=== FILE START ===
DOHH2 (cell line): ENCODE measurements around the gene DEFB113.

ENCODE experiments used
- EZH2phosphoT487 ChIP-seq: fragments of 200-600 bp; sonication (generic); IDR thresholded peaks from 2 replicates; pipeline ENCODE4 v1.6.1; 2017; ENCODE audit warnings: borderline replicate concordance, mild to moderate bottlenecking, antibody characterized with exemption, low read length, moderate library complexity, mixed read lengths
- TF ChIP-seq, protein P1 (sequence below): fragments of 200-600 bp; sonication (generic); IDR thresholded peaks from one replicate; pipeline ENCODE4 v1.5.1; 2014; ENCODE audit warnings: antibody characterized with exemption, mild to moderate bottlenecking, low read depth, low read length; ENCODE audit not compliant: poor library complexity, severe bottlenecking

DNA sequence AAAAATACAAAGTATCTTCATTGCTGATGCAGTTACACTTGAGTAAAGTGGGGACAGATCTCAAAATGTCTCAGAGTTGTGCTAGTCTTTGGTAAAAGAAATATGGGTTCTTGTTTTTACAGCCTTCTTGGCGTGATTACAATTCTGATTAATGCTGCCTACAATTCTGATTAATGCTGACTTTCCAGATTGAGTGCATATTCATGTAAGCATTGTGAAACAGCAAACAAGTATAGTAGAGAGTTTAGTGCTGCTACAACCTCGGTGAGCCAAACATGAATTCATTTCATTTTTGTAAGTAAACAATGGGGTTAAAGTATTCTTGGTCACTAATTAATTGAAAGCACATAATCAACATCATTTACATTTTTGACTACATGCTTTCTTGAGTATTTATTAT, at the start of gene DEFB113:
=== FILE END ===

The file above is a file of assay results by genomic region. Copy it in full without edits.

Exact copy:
DOHH2 (cell line): ENCODE measurements around the gene DEFB113.

ENCODE experiments used
- EZH2phosphoT487 ChIP-seq: fragments of 200-600 bp; sonication (generic); IDR thresholded peaks from 2 replicates; pipeline ENCODE4 v1.6.1; 2017; ENCODE audit warnings: borderline replicate concordance, mild to moderate bottlenecking, antibody characterized with exemption, low read length, moderate library complexity, mixed read lengths
- TF ChIP-seq, protein P1 (sequence below): fragments of 200-600 bp; sonication (generic); IDR thresholded peaks from one replicate; pipeline ENCODE4 v1.5.1; 2014; ENCODE audit warnings: antibody characterized with exemption, mild to moderate bottlenecking, low read depth, low read length; ENCODE audit not compliant: poor library complexity, severe bottlenecking

DNA sequence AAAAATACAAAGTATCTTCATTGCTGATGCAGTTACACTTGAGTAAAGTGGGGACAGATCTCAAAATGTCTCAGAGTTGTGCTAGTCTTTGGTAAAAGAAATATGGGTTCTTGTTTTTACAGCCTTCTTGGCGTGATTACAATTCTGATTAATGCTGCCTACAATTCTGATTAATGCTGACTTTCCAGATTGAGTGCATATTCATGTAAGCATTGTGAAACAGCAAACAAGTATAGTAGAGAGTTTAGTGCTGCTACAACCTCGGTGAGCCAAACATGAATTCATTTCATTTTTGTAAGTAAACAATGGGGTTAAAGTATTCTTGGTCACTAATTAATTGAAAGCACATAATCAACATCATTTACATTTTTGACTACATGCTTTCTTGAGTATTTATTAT, at the start of gene DEFB113: